• "Global Persecution of Christians More Extreme Than Ever"--Archbishop Cranmer. "In Africa and the Middle East well over 100 million Christians are persecuted because of their beliefs. But India too is seeing persecution levels rise dramatically with the religious freedom of over 200 million people severely threatened by a new wave of Hindu nationalist electoral successes that have seen the introduction of drastic anti-conversion laws. Pastors have been beaten and killed, and members of their congregations forced to convert to Hinduism in an increasing number of attacks across the country. On average a church is burned down or a pastor beaten three times a week."
                                        • "The Government Poisoned Flint’s Water—So Stop Blaming Everyone Else"--Reason. The problems apparently stem from a decision to seek a more efficient, cheaper water supply. But, as the author points out, the only reason that the city was seeking cheaper water is because it is heavily indebted, including unbearable public pension costs. 
                                        • "Baby fed only almond milk develops SCURVY: Infant's bones were so weak he was unable to stand up"--Daily Mail. "The Spanish infant had been drinking almond milk since he was two-and-a-half months old after developing an allergy to a cow's milk formula." My wife and I had a couple of our kids that had an allergy to cow's milk. The solution was goat's milk. Going vegan is dangerous for children.
                                        • "Nazi Genocide Rooted in Hitler's Belief of a Global Ecological Crisis (One Caused by the Jews)"--No Pasaran. Plausible. 
                                        • "More ominous than a strike."--Dalrock. This is a post from January 2014, but more relevant than ever. The author is addressing the thesis of Dr. Helen Smith's book, Men on Strike, which argues that marriage rates are dropping because of the legal and financial obligations of marriage have become too risky for the reward. Dalrock believes that Smith's thesis needs to be slightly tweaked, and explains:
                                          A strike can be negotiated with;  offer them a bit more and they’ll get back to work.  Better yet, offer a few of them a side deal and break the cohesion.  True strikes require moral or legal force to avoid this sort of peeling off.  The problem for the modern West is far worse.  What we are seeing isn’t men throwing a collective temper tantrum, noble or otherwise.  What we are seeing is men responding to incentives.  Even worse, inertia has delayed the response to incentives, which means much more adjustment is likely on the way.
                                            There was an old joke in the Soviet Union to the effect of:
                                            We pretend to work.  They pretend to pay us.

                                              The problem for the Soviets was this wasn’t a movement.  They knew how to handle a movement, and Siberia had plenty of room above ground and below.  The Soviets were masters at coercion through fear, but the problem wasn’t a rebellion, it was that they had reached the limits of incentive through fear. ...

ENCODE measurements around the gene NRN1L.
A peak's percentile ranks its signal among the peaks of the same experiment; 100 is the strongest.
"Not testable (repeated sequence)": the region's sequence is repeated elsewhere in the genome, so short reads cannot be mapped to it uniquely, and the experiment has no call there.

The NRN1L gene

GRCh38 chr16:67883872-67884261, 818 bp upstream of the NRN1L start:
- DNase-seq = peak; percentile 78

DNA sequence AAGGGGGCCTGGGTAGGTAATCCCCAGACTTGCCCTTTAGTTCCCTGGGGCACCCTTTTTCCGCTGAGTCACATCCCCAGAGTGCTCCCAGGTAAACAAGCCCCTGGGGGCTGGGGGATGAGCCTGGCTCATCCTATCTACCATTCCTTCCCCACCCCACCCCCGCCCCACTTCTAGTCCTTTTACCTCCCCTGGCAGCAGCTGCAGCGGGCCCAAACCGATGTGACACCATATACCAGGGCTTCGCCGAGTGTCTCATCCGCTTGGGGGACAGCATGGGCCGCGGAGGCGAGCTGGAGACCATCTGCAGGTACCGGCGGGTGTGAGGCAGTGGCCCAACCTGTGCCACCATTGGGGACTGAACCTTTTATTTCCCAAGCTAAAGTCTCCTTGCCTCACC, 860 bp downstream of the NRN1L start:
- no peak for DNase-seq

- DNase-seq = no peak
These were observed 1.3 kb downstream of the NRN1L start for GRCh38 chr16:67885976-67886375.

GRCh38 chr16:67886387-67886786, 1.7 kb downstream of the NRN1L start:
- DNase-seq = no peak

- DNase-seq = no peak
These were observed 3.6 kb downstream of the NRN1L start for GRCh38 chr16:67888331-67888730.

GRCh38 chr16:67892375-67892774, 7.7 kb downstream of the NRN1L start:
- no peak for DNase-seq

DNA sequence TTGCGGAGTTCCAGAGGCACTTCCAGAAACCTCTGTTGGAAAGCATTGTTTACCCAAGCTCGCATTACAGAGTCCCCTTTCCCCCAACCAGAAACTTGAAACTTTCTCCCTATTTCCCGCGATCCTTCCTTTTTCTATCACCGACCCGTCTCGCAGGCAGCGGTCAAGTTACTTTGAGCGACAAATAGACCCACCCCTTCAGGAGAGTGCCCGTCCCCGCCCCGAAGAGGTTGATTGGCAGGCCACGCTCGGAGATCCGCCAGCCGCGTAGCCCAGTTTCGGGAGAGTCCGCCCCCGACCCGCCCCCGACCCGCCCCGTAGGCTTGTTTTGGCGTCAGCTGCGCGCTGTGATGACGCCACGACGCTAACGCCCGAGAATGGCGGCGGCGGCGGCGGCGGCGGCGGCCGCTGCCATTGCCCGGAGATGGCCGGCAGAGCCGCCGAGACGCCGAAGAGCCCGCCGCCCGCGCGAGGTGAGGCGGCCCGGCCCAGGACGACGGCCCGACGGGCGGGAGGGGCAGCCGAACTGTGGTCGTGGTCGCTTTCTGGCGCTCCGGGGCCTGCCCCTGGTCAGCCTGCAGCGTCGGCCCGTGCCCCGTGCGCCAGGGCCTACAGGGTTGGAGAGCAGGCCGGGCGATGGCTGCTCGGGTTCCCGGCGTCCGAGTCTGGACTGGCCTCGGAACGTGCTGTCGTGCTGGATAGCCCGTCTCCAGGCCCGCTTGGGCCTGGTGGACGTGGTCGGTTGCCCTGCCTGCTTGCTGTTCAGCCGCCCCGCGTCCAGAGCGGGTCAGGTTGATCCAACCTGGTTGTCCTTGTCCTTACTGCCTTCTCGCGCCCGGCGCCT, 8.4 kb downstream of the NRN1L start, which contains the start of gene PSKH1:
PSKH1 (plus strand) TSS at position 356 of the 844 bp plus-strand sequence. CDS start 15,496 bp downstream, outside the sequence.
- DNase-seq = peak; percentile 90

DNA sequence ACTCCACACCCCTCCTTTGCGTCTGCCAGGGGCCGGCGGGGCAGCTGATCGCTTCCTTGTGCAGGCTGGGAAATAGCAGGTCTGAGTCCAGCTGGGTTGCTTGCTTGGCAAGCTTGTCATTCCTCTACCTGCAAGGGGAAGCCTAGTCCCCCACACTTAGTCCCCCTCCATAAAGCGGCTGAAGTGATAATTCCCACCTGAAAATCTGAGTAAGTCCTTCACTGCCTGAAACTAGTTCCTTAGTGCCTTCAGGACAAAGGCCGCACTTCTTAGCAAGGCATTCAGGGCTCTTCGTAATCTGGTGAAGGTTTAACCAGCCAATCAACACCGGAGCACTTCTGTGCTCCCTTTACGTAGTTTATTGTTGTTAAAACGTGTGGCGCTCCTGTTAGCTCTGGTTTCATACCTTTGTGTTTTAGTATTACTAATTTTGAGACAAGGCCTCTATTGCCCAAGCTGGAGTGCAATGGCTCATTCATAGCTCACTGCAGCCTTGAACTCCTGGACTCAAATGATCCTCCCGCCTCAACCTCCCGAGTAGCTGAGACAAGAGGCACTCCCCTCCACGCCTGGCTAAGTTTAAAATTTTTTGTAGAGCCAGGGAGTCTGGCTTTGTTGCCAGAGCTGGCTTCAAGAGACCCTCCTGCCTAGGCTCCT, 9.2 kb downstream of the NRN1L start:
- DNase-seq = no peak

He goes on to argue that this is precisely what has happened with family courts and the award of child support and alimony. The court may set a quota (i.e., require the ex-husband to continue earning at least what he currently makes), but there is no incentive for the ex-husband to work harder. The reduced incentive to work harder spills over into younger men that are not yet married.
                                                  ... When the average woman marries in her late teens or even her early twenties, the average young man will see himself as competing with his peers for the job of husband.  Not only is he competing to not be left out of the game entirely, but he is jockeying for a better choice of wife.  But move the age of marriage out far enough, and eventually young men don’t see themselves so clearly as competing for the job of husband.  Extend the age of marriage far enough and eventually the culture of young men will be less focused on competing to signal provider status, and their priorities will shift (on the margin) toward slacking off.  The question isn’t if this will happen, but how long you can push the age of marriage out before this starts to happen, how much this will reduce the motivation of young men, and how long between the change in reality and the change in culture.  ...
                                                  (Underline added). Slacking off has serious consequences for the whole economy of a nation. Consequences that will eventually require changes to society. 

                                                  These days, the “too big to fail” banks have less competition than ever, they get their raw material — cash from depositors — nearly free and they have never had more ways to make vast amounts of money.
                                                    In other words, despite the endless complaining about how difficult Washington has made things for bankers, we have entered a new Golden Age of Wall Street, where competition is minimal, profits will continue to be high (as long as the economy continues its rebound) and regulation, while present as never before, can be “managed” as just another cost of doing business.
                                                      No wonder the chief executives of JPMorgan Chase, Goldman Sachs, Morgan Stanley and Bank of America are in no hurry to give up their posts, much to the frustration of their direct reports. It’s another surprising consequence of the worst financial crisis since the Great Depression: Wall Street chiefs who stick around.